North Carolina: During the period of suspension, Georgia destination state tax would not be collected. North Carolina would require a non-licensed taxpayer exporting fuel to get a temporary exporters license. This would allow the exporter to apply for a refund of North Carolina tax if it was exported to Georgia from a North Carolina bulk plant. The taxpayer would file for the refund on the GAS-1239 Motor Fuel Monthly Bulk Plant Exporter Return. In addition, G.S. 105-449.82(c) Terminal Rack Removal states, “If the motor fuel is removed for export by an unlicensed exporter, the exporter is liable for the tax on the fuel at the motor fuel rate and at the rate of the destination state.”
South Carolina: South Carolina has not issued guidance to date but anticipates having information by May 17th.
Tennessee Updates Position on Destination State Taxes During Georgia’s Motor Fuel Tax Suspension
The State of Tennessee has updated its position with respect to the collection of motor fuel tax on removals of fuel from Tennessee terminals across the rack for export to Georgia. Under state law, either Tennessee or Georgia motor fuel tax should be collected. Tennessee has advised that it will not require Tennessee motor fuel tax to be collected on gasoline and diesel removed from a terminal for export. Rather, the Georgia (as destination state) tax may be invoiced as $0. Suppliers would report the transactions under the normal rules. Tennessee will be collecting the export fee.
Colonial Pipeline Shutdown – Alabama Temporarily Suspends Certain Motor Fuel License Requirements
The Commissioner of the Alabama Department of Revenue has issued an Order temporarily suspending the motor fuel exporter, importer and transporter license requirements for exporters, importers or transporters assisting in relief efforts connected to the State of Emergency that has resulted from the shutdown of the Colonial Pipeline. Through June 11, 2021, exporters, importers and transporters engaging in the export of motor fuel from Alabama to other states where a state of emergency resulting from the shutdown has been declared, or importing fuel into Alabama, will not be required to comply with licensing rules. The Order states that the remainder of the Alabama Terminal Excise Tax remains in effect, including the requirement for suppliers to collect destination state tax on exports.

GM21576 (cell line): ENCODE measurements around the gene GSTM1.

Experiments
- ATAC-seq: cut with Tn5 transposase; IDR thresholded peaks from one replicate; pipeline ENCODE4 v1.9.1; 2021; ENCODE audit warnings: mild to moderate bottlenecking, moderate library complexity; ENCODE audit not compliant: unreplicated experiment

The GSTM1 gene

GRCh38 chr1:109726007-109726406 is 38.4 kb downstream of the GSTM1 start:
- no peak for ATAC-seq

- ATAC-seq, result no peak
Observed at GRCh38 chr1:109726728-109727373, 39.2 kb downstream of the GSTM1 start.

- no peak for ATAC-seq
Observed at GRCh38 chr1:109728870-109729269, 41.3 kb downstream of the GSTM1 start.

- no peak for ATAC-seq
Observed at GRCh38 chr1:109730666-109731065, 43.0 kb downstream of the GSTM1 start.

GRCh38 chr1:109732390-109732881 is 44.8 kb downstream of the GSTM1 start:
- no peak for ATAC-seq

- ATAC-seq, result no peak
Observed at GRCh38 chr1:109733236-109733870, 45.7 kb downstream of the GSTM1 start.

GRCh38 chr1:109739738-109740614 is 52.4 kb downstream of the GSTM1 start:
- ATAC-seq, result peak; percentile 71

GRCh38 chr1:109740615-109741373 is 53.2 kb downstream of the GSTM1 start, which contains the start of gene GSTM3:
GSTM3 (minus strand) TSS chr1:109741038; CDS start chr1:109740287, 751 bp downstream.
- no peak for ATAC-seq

Colonial Pipeline Shutdown – Federal and State Actions
In the wake of the Colonial Pipeline ransomware attack and subsequent shutdown, federal and state government has taken steps to alleviate the impact. The Federal Highway Administration has eased trucking restrictions with many states along the Pipeline route, including Georgia and North Carolina, doing the same. The Environmental Protection Agency has eased fuel regulations related to Reid vapor pressure. The Department of Transportation is surveying the capabilities of U.S.-flagged vessels to transport fuel and may ask the Department of Homeland Security for a waiver of the Jones Act to allow foreign flagged vessels to transport fuel between points in the United States (this despite a tightening of the Jones Act waiver rules at the end of 2020.)
At the state level, Georgia has suspended collection of its motor fuel tax on gasoline and diesel. The suspension is effective from 9.45pm EST May 10, 2021 through May 15, 2021. During this time, no distributor need collect and remit motor fuel tax on sales of gasoline and diesel to an unlicensed customer. The Tennessee Department of Revenue has advised that during the period of Georgia’s motor fuel tax being suspended, all exports of gasoline and diesel from Tennessee to Georgia via truck must remit the Tennessee fuel tax under that state’s destination state tax rule. The Florida Department of Revenue has advised that it is considering waiving its destination state tax rule with respect to exports to Georgia during the period of Georgia’s motor fuel tax suspension. In addition, Georgia, Virginia, and North Carolina have declared a state of emergency, waiving certain transportation regulations, and activating price gouging rules.